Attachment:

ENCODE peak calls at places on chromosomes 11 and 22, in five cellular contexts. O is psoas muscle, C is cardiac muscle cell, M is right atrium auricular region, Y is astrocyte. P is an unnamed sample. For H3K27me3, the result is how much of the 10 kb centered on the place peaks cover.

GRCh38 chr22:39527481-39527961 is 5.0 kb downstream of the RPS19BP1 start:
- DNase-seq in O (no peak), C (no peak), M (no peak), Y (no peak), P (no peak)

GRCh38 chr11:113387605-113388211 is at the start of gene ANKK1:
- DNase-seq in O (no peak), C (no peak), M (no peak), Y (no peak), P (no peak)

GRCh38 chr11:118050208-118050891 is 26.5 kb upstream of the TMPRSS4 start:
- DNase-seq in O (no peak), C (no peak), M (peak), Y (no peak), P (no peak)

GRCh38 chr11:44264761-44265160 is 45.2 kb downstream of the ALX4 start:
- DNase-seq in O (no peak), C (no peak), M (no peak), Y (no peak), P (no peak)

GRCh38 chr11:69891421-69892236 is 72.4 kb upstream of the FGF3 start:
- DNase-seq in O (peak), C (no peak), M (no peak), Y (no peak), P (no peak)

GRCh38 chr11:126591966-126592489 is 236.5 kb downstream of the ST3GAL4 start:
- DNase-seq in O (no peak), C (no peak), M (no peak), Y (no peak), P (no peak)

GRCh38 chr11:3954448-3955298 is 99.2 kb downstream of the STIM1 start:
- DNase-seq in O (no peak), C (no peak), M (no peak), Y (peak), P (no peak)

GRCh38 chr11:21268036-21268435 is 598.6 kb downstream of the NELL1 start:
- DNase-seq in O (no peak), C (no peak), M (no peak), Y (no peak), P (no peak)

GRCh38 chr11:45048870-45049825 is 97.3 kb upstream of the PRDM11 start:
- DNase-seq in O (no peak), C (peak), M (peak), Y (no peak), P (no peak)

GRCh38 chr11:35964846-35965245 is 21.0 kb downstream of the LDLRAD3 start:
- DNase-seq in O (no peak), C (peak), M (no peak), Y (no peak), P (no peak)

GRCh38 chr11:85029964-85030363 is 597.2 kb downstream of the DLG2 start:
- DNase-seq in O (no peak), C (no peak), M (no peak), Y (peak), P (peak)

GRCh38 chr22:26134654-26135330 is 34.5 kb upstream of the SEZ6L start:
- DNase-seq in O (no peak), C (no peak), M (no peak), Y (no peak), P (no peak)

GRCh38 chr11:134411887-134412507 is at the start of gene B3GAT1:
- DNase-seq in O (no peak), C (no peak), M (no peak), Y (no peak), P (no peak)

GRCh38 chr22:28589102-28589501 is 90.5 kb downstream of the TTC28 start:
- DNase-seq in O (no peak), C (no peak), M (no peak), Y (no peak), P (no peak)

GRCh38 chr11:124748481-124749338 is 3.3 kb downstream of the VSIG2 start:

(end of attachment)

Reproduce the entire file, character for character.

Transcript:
ENCODE peak calls at places on chromosomes 11 and 22, in five cellular contexts. O is psoas muscle, C is cardiac muscle cell, M is right atrium auricular region, Y is astrocyte. P is an unnamed sample. For H3K27me3, the result is how much of the 10 kb centered on the place peaks cover.

GRCh38 chr22:39527481-39527961 is 5.0 kb downstream of the RPS19BP1 start:
- DNase-seq in O (no peak), C (no peak), M (no peak), Y (no peak), P (no peak)

GRCh38 chr11:113387605-113388211 is at the start of gene ANKK1:
- DNase-seq in O (no peak), C (no peak), M (no peak), Y (no peak), P (no peak)

GRCh38 chr11:118050208-118050891 is 26.5 kb upstream of the TMPRSS4 start:
- DNase-seq in O (no peak), C (no peak), M (peak), Y (no peak), P (no peak)

GRCh38 chr11:44264761-44265160 is 45.2 kb downstream of the ALX4 start:
- DNase-seq in O (no peak), C (no peak), M (no peak), Y (no peak), P (no peak)

GRCh38 chr11:69891421-69892236 is 72.4 kb upstream of the FGF3 start:
- DNase-seq in O (peak), C (no peak), M (no peak), Y (no peak), P (no peak)

GRCh38 chr11:126591966-126592489 is 236.5 kb downstream of the ST3GAL4 start:
- DNase-seq in O (no peak), C (no peak), M (no peak), Y (no peak), P (no peak)

GRCh38 chr11:3954448-3955298 is 99.2 kb downstream of the STIM1 start:
- DNase-seq in O (no peak), C (no peak), M (no peak), Y (peak), P (no peak)

GRCh38 chr11:21268036-21268435 is 598.6 kb downstream of the NELL1 start:
- DNase-seq in O (no peak), C (no peak), M (no peak), Y (no peak), P (no peak)

GRCh38 chr11:45048870-45049825 is 97.3 kb upstream of the PRDM11 start:
- DNase-seq in O (no peak), C (peak), M (peak), Y (no peak), P (no peak)

GRCh38 chr11:35964846-35965245 is 21.0 kb downstream of the LDLRAD3 start:
- DNase-seq in O (no peak), C (peak), M (no peak), Y (no peak), P (no peak)

GRCh38 chr11:85029964-85030363 is 597.2 kb downstream of the DLG2 start:
- DNase-seq in O (no peak), C (no peak), M (no peak), Y (peak), P (peak)

GRCh38 chr22:26134654-26135330 is 34.5 kb upstream of the SEZ6L start:
- DNase-seq in O (no peak), C (no peak), M (no peak), Y (no peak), P (no peak)

GRCh38 chr11:134411887-134412507 is at the start of gene B3GAT1:
- DNase-seq in O (no peak), C (no peak), M (no peak), Y (no peak), P (no peak)

GRCh38 chr22:28589102-28589501 is 90.5 kb downstream of the TTC28 start:
- DNase-seq in O (no peak), C (no peak), M (no peak), Y (no peak), P (no peak)

GRCh38 chr11:124748481-124749338 is 3.3 kb downstream of the VSIG2 start: